Making a widget region from zero in WordPress

7 min. read

If you start off with a blank theme and you don't have any widget areas defined on your template, you will get a message like this when you go to Appearance > Widgets:

The theme you are currently using isn't widget-aware, meaning that it has no sidebars that you are able to change. For information on making your theme widget-aware, please follow these instructions.

This happens when a template doesn't have widget support. It takes only two steps to enable it: define the widget area, and make the call where you want the widget.

Adding one widget area

To define a widget area, for example, a sidebar, we can use the WordPress function register_sidebar() in our functions.php file. For example:


if ( function_exists('register_sidebar') ) {

  register_sidebar( array(
    'name'          => 'Right Sidebar', // This is the title of the sidebar area, appears in your admin panel
    'before_widget' => '<div id="%1$s" class="widget %2$s">', // div that goes before the widget
    'after_widget'  => '</div>',                              // closes the previous div
    'before_title'  => '<h3 class="widget-title">',           // this goes before the widget title
    'after_title'   => '</h3>',                               // this goes after the widget title
  ));
}

Let's see what those are:

  • name: Name of the sidebar (this name is what you see in the admin panel).
  • before_widget: HTML enclosing the widget.
  • after_widget: HTML after the widget.
  • before_title: HTML enclosing the title.
  • after_title: HTML after the title.

This is all you need to enable widget support in your template. Now you have to make the call where you want the widgets to appear.

For this we create a file called sidebar.php in the template and add the following lines:


<!-- sidebar -->
<aside id="sidebar" role="complementary">
  <?php if ( !function_exists( 'dynamic_sidebar' ) || !dynamic_sidebar('Right Sidebar') ) ?>
</aside>
<!-- /sidebar -->

The function dynamic_sidebar() calls the the sidebar we just registered in our functions.php file. We can pass it the name or the id that we used when we registered it, but it's recommended to use the name to increase readability of the code. We didn't define an id for our sidebar neither. In this case, the name of the sidebar is Right Sidebar.

You can add code directly to your sidebar, in the file sidebar.php, or you can add widgets from the widget area in the WordPress dashboard. The widgets that you add in the widget area will always overwrite the ones that you add directly through code.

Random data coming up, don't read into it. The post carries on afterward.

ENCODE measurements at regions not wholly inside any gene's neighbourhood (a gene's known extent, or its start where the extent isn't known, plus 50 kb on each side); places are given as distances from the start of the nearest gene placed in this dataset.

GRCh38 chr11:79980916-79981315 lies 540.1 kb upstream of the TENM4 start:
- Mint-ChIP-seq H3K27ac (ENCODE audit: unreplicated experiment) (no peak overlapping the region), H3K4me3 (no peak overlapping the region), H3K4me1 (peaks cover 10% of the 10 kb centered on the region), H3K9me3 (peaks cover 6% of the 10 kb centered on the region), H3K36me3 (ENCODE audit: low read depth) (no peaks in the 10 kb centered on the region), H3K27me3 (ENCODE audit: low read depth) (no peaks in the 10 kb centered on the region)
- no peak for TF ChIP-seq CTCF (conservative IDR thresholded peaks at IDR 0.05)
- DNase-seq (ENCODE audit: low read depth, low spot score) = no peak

This is the simplest way to add a widget to your template, but there are many other ways, remember to check the code of other templates and visit the WordPress codex if you have any doubts:

  • dynamic sidebar: to add your widget dynamically.
  • register sidebar: to register a widget area for your template.
  • register sidebars: when you want to have several sidebars or widget areas. However, calling register_sidebar() multiple times to register a number of sidebars is preferable to using register_sidebars() to create a bunch in one go, because it allows you to assign a unique name to each sidebar.
  • is dynamic sidebar: Checks if there are any active widgets in the sidebar. You could use it to show some default content in case there are no widgets.

Adding two widget areas

Let's see an example adding two widget areas. In our functions.php file, we add the code for our two sidebars just as we did for our single sidebar:


// If Dynamic Sidebar Exists
if (function_exists('register_sidebar')) {

  // Define Sidebar Widget Area 1
  register_sidebar(array(
    'name'          => __('Widget Area 1', 'widget1'),
    'description'   => __('Description for this widget-area...', 'widget'),
    'id'            => 'widget-area-1',
    'before_widget' => '<div id="%1$s" class="%2$s">',
    'after_widget'  => '</div>',
    'before_title'  => '<h3>',
    'after_title'   => '</h3>'
  ));

  // Define Sidebar Widget Area 2
  register_sidebar(array(
    'name'          => __('Widget Area 2', 'widget2'),
    'description'   => __('Description for this widget-area...', 'widget'),
    'id'            => 'widget-area-2',
    'before_widget' => '<div id="%1$s" class="%2$s">',
    'after_widget'  => '</div>',
    'before_title'  => '<h3>',
    'after_title'   => '</h3>'
  ));
}

We added two new variables here:

  • description: A short description, the default is empty.
  • id: Must be all in lowercase, with no spaces.

And then, in our sidebar.php, we add:


<!-- sidebar -->
<aside class="sidebar" role="complementary">

  <div class="sidebar-widget">
    <?php if(!function_exists('dynamic_sidebar') || !dynamic_sidebar('widget-area-1')) ?>
  </div>

  <div class="sidebar-widget">
    <?php if(!function_exists('dynamic_sidebar') || !dynamic_sidebar('widget-area-2')) ?>
  </div>

</aside>
<!-- /sidebar -->

In this example, we used the id and not the name to refer to the widgets. As you see, it's pretty much what we did to add a single widget area.

That's all... now try and add something to your sidebar!

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